Department for Education

Thank you, Madam Deputy Speaker, for adding me to your list of speakers. I begin by declaring my interests, as the husband of a higher-level teaching assistant currently working in a west midlands primary school, as the father of two young children who attend primary school in Dudley, and as somebody who, like many Members across the House, simply would not be here without the benefit of excellent state schools and the support of parents who placed a huge value on good education, despite—or perhaps because of—not having any formal qualifications themselves. It is hard to imagine any area of policy that is more vital to our society, our economy and our communities than education. Education lies at the heart of opportunity, it drives social mobility, it reinforces inclusion and it strengthens community cohesion.

Schools in Dudley face many challenges. The debate around school funding is often framed in terms of inner-city schools or remote, rural village schools, but schools in industrial towns face their own challenges: in educating many children, often with multiple indices of deprivation; in bringing together and educating children from many diverse backgrounds and cultures, often with first languages other than English; and in educating in a post-industrial age, with changing work patterns and a move away from children following their parents into traditional industries, with the impact that has on aspirations and educational expectations.

However, Dudley also has many excellent schools, and many outstanding teachers and other staff who are doing amazing work to give our children the best possible start in life, regardless of their background. Like other Members, I regularly visit schools in my constituency—I have now visited almost all of them three times in the four years since being elected. In the past two weeks I have seen the outstanding work being done on sports and physical education at Glynne Primary School, which I visited ahead of sports week to see how it is using the school sports premium to support greater participation and love for sports among children at all levels of physical activity. I have visited Dingle Community Primary School and St Mark’s Church of England Primary School in Pensnett—two schools that arguably had not been meeting their full potential or delivering what they perhaps should have been for local children—where new headteachers who have started in the past few months are already making a real and visible difference.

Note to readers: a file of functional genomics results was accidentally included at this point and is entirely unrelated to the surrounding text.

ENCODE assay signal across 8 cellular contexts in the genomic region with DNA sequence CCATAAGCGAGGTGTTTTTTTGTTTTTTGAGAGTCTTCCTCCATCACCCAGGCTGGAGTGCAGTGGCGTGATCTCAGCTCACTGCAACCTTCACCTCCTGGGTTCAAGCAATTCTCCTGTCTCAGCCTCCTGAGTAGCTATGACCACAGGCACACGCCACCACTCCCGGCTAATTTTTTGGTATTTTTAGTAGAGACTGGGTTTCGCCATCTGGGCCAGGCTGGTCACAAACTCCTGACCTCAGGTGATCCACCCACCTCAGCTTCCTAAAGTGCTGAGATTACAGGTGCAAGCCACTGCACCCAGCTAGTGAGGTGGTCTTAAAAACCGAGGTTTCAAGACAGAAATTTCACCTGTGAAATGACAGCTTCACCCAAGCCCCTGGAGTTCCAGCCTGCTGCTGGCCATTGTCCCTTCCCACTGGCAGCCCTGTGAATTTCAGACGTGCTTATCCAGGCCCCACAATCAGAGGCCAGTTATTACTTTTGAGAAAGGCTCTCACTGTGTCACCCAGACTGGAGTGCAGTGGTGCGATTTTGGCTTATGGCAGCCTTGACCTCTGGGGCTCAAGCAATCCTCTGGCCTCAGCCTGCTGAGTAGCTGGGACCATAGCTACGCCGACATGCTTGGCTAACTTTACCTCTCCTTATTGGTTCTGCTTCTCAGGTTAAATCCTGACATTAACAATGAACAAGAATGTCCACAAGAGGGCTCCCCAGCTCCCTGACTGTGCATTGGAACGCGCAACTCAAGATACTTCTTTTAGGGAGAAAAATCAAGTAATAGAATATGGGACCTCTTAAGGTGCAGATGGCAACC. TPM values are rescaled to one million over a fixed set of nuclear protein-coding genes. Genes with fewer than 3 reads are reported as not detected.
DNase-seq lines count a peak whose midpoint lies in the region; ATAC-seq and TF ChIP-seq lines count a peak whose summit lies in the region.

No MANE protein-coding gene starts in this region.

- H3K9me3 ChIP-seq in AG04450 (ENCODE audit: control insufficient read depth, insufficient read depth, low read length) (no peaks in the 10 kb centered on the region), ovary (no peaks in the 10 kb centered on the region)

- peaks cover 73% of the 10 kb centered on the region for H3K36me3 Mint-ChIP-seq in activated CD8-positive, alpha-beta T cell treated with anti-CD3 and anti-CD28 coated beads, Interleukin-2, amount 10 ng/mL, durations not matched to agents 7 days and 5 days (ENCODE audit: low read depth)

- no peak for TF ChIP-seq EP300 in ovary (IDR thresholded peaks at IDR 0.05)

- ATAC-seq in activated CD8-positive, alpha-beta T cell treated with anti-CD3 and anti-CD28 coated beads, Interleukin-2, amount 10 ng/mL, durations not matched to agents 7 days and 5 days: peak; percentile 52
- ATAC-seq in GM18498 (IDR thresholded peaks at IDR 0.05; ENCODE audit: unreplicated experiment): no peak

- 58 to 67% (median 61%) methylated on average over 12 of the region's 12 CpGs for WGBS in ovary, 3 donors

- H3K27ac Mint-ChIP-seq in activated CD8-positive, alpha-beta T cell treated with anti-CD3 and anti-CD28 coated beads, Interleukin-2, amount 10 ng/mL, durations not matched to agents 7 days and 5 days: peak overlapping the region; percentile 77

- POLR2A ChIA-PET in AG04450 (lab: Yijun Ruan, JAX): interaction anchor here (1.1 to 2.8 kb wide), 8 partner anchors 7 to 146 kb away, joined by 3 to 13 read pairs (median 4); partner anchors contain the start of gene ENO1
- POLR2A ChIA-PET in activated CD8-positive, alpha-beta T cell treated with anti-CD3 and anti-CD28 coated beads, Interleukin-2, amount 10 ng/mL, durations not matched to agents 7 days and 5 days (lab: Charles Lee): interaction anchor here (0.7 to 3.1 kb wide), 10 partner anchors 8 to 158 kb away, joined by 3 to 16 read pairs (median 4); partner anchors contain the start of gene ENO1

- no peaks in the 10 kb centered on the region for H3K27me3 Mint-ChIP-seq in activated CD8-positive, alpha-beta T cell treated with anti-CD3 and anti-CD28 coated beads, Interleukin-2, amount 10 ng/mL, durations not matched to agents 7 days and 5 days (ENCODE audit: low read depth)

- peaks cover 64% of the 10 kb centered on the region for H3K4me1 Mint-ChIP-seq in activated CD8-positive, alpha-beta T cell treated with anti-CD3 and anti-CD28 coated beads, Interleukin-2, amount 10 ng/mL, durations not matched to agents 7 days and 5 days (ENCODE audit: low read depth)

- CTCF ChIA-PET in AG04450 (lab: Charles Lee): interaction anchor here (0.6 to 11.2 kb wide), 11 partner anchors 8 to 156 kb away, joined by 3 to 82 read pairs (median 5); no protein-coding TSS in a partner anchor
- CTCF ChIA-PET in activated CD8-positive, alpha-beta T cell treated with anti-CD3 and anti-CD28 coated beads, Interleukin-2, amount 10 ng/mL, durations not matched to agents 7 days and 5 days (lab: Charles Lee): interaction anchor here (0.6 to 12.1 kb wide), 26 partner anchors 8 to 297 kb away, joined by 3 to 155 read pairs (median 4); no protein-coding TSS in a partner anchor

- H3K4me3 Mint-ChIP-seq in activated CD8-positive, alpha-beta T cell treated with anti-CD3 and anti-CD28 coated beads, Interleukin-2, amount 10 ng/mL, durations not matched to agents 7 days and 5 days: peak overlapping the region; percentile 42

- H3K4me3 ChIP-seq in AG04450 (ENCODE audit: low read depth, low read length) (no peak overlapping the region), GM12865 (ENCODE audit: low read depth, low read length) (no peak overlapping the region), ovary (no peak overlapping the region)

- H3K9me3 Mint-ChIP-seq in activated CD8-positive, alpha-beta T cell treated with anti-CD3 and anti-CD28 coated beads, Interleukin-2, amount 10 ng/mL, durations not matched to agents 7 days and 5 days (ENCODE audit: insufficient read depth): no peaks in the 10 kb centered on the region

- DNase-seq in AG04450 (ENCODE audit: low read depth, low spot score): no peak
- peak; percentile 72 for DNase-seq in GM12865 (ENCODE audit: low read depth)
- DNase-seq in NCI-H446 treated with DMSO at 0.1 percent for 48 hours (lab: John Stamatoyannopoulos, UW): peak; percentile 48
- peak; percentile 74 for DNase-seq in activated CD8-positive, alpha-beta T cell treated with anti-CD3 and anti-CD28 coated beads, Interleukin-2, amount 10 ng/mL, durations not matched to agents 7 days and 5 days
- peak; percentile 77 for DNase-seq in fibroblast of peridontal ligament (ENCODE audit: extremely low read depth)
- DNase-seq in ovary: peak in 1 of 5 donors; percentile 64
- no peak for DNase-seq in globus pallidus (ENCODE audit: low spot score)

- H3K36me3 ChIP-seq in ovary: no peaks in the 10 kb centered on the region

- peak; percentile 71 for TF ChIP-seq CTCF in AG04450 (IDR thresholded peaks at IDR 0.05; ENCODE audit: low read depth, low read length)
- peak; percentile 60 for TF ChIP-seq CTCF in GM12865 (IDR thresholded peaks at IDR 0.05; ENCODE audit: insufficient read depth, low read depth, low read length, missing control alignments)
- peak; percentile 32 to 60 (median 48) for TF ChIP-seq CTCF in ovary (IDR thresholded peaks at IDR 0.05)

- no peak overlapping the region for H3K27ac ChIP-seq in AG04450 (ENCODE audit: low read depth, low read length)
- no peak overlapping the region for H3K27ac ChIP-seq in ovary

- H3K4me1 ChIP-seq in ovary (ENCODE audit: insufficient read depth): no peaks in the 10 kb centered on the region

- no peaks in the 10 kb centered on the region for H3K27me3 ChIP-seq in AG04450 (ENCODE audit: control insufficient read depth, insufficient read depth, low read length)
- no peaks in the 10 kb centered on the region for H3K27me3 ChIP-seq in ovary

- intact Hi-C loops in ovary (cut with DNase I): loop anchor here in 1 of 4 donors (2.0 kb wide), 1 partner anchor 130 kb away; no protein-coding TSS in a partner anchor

I have revisited Pens Meadow School, a special school where I formally opened a post-16 unit three years ago, to see the incredible work it is doing with children across the age range, many of whom have very complex special needs—the headteacher told me that, although it is a small school, typically it loses at least one pupil each year because of serious health conditions. Each of these schools and many others are delivering exceptional results against very tight budgetary constraints. The additional £1.3 billion being invested last year and this year, over and above what was set out in the 2015 public spending review, is important, as is the Government’s decision to meet the costs of schools’ increased employer’s contributions. That issue was raised by many school headteachers who were concerned that their existing budgets simply could not cope with this additional cost.